6. I’m gonna have to toss in another strike against the premise. Evolution justifies having these enormous, calorically expensive brains because they are really profoundly good decision-making organs. If they consistently made crappy decisions, we wouldn’t have them, period. And a lot of what the first wave of psychology pointed at as human failures of reasoning look more and more like information overload, use of an unrealistic frame, or removal of a person from a group setting where everyone’s brains work well together.

    Humans are messy, limited decisions makers, and that sometimes makes them irrational. But they are also innantely intelligent, flexible, and teachable-which is why, on balance, we do as a well as a species as we do.

  7. I don’t think you can trust anything any one person says or writes. You have to look at the method used to arrive at the conclusion, the extent to which the result can be replicated, and the degree to which the conclusion stands up to criticism from others knowledgable in the subject.

    You can have confidence in someone based on prior experience with that person’s methods, conclusions, and results, but even they can be wrong.

    Also, irrationality isn’t the only thing that prevents a person’s statements and writings from being accurate. Ego, for example, is a huge motivator (when someone expends significant time & effort trying to prove a hypothesis, only to find out the evidence isn’t sufficient, that’s hard to admit), also emotional comfort (some can’t give up religion because they’d be too depressed thinking that God has no purpose for them, isn’t watching over them, and they’re relatives didn’t really go to heaven – they just died).

  8. The most rational thing to do is not to trust what people say, but to look at the direct evidence yourself.

    However, in practical day-to-day life, this is not feasible. There are not enough hours in the day. You have to trust most people on the small everyday stuff, trust people close to you with the personal stuff unless they give you reason to do otherwise, and maintain your skepticism about the big stuff.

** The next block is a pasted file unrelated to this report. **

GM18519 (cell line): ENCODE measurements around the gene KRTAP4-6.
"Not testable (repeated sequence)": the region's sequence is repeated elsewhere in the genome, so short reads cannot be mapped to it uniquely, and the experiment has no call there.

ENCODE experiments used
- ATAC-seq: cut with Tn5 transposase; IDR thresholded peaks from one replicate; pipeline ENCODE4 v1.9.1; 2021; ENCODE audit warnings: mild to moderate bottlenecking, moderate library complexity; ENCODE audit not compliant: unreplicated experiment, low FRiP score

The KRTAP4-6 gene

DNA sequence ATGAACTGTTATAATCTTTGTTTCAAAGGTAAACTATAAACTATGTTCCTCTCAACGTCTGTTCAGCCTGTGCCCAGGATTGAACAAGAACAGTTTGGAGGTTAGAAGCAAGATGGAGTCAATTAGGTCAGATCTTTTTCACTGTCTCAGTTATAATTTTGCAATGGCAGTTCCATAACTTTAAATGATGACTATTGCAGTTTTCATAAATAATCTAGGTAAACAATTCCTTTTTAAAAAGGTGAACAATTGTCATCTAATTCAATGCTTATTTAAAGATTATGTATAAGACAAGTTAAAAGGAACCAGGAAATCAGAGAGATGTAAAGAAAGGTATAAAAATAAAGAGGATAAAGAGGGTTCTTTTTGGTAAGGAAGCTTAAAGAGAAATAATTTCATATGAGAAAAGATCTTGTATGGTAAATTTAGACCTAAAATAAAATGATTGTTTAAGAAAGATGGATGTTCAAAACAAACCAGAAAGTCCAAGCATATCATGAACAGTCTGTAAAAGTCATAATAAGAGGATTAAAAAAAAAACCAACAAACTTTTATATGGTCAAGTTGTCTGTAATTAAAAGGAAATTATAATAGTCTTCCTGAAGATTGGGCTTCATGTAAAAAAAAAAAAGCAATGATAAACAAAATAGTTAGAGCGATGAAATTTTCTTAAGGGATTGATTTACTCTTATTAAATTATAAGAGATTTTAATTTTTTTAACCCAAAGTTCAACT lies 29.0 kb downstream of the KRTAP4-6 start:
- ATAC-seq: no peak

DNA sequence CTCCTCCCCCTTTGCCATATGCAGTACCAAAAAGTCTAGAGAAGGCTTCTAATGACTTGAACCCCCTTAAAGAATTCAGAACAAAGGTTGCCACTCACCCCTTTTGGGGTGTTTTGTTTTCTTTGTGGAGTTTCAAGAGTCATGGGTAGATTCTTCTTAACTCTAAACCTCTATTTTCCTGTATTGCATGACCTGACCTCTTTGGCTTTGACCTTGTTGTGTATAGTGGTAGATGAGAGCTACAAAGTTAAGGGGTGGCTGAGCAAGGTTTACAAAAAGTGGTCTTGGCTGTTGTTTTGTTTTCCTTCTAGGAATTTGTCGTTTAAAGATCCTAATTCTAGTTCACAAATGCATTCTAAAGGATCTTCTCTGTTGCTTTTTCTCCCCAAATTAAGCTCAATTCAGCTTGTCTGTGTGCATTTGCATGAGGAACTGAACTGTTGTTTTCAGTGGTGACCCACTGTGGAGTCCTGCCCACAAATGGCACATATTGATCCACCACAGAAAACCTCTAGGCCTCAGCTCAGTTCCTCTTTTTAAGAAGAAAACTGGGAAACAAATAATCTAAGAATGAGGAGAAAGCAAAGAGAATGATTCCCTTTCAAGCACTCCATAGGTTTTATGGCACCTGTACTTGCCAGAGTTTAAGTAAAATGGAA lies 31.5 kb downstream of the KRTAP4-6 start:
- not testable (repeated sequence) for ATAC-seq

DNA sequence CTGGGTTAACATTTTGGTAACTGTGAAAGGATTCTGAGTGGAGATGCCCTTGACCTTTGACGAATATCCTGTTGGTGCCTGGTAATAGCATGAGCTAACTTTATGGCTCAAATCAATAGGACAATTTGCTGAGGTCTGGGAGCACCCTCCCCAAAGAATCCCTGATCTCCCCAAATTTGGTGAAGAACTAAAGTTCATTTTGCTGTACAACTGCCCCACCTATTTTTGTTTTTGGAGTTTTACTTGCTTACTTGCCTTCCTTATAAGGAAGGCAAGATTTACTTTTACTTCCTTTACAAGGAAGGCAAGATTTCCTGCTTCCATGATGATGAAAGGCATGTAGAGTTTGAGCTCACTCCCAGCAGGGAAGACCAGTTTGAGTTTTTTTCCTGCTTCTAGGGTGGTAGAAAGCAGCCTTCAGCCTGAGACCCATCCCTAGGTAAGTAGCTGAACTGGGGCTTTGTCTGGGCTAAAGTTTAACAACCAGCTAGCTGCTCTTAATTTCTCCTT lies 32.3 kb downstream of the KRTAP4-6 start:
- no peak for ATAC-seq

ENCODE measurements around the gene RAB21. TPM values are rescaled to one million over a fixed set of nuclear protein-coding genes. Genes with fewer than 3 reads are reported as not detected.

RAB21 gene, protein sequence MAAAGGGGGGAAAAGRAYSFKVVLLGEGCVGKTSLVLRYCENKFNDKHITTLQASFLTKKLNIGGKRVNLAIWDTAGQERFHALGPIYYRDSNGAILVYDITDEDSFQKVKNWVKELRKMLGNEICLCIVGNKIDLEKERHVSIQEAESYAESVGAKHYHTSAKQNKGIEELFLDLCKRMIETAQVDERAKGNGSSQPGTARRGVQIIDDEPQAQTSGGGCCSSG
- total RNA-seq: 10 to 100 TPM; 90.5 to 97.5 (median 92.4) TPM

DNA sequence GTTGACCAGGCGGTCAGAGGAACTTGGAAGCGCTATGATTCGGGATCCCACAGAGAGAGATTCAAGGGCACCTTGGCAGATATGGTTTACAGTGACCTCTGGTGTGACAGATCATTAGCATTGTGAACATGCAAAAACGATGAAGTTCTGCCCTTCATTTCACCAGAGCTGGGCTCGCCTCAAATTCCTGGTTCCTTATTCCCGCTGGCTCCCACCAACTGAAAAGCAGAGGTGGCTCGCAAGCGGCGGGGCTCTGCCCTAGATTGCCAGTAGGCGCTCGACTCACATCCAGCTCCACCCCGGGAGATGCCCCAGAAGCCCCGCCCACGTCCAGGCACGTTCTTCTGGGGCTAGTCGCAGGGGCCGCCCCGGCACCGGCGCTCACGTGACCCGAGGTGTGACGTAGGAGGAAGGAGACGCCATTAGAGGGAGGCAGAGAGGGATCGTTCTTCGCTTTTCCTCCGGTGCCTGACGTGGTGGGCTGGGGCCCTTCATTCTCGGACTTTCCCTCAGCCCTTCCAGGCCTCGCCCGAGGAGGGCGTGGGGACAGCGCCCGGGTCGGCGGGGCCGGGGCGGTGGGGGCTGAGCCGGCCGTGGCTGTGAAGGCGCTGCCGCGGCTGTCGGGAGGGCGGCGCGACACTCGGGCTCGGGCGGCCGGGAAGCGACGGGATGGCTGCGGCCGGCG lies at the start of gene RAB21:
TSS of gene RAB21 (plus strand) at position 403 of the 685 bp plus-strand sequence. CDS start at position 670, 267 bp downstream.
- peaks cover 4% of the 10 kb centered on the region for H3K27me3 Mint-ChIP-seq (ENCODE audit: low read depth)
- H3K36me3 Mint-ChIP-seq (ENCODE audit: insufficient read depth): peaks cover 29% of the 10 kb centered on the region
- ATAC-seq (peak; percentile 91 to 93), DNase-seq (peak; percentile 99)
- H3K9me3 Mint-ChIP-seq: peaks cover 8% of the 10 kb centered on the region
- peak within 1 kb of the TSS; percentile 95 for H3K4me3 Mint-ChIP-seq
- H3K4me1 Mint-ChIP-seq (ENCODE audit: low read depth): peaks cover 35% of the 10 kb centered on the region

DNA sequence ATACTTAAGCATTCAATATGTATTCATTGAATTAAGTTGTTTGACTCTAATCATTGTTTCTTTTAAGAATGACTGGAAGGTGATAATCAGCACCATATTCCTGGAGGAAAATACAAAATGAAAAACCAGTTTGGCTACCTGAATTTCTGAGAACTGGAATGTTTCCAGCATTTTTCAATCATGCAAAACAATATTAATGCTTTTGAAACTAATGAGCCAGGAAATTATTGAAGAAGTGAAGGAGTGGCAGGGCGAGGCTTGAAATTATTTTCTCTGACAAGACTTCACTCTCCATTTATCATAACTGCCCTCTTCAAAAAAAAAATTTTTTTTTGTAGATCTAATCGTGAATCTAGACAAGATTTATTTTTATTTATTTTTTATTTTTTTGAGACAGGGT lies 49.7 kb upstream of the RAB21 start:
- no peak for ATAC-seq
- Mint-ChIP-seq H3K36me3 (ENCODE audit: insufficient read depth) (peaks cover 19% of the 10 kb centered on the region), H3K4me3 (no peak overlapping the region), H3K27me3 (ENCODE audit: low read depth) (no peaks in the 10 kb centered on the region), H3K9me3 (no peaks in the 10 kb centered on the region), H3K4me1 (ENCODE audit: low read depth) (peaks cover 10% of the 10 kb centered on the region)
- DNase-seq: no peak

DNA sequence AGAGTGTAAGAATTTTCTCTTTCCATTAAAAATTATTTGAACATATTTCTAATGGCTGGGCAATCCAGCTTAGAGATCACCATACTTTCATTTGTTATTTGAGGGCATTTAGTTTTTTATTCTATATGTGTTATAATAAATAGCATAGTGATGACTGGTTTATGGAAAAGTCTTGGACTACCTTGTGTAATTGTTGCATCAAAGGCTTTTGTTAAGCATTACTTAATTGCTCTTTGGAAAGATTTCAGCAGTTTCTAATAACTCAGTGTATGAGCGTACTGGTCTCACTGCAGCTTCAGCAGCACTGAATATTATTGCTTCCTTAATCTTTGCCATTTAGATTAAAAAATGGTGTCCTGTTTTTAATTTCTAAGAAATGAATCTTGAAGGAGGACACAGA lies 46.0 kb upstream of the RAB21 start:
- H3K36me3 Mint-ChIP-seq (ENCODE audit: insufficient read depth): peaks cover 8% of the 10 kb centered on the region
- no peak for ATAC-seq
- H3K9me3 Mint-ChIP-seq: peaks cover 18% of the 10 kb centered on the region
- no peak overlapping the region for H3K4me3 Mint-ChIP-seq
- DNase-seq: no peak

9. @sethmanapio: I don’t think there’s anything wrong with the question. The phrase “humans are irrational” isn’t equivalent to saying “humans are always irrational” or “humans can’t be rational”. It might have been clearer to say “humans can be irrational”, but that seems nitpicky.

  10. @Stacey: Well the statement was “given that humans are irrational” which reads as a rather absolute statement. And if the statement were “given that humans *can* be irrational” then the obvious refutation is to point out the instances in which we are rational with the caveats already discussed above (evidence, context, etc).

  11. @Kimbo Jones:

    I think our default is to be irrational. That doesn’t mean that it always overrides rationality, but our first reaction to any situation is not to break it down piece by piece and examine every piece of evidence.

    I think more accurately than “humans can be irrational” is to state that “humans can be rational”.

  12. What I ment to say was “Humans CAN be irrational”, we can sometimes (at unpredictable times) behave in unpredictable ways that are irrational.

    @Aristothenes: Humans are not good descion makers at all. OK, so were pretty good at judging distances, working out what fruits we can eat, mating, dodging lions, killing small animals. Evolution has equiped us with brains perfect for survival on the african savanha.

    Thats why we do dumbass stuff like drink alcohol, eat junkfood, fail to take enough exercise, smoke, pollute, depleat resources etc. Their not the result of “information overload” (unless “Smoking causes Cancer and Heart Disease which kills People” is overload) is or individuals seperated from the group.

    Everyone knows about climate change, groups as well as individuals, but because are brains evolved to give us just enough smarts to eat, fuck and raise babies, we struggle to get a handle on it.

    Hell, even the Holy of Holies of Rationality, Mathematics turns out to be irrational and incompletable. Which isn’t that suprising if you believe it to be the product of our minds rather than something that already exsisted and we discovered.

  13. @Kimbo Jones: Yes, but on any point how do you (or anyone) know you are being rational? and able to jugde the rationality of others? You can’t say “I know I’m being rational right now”. You could be insane and not know it.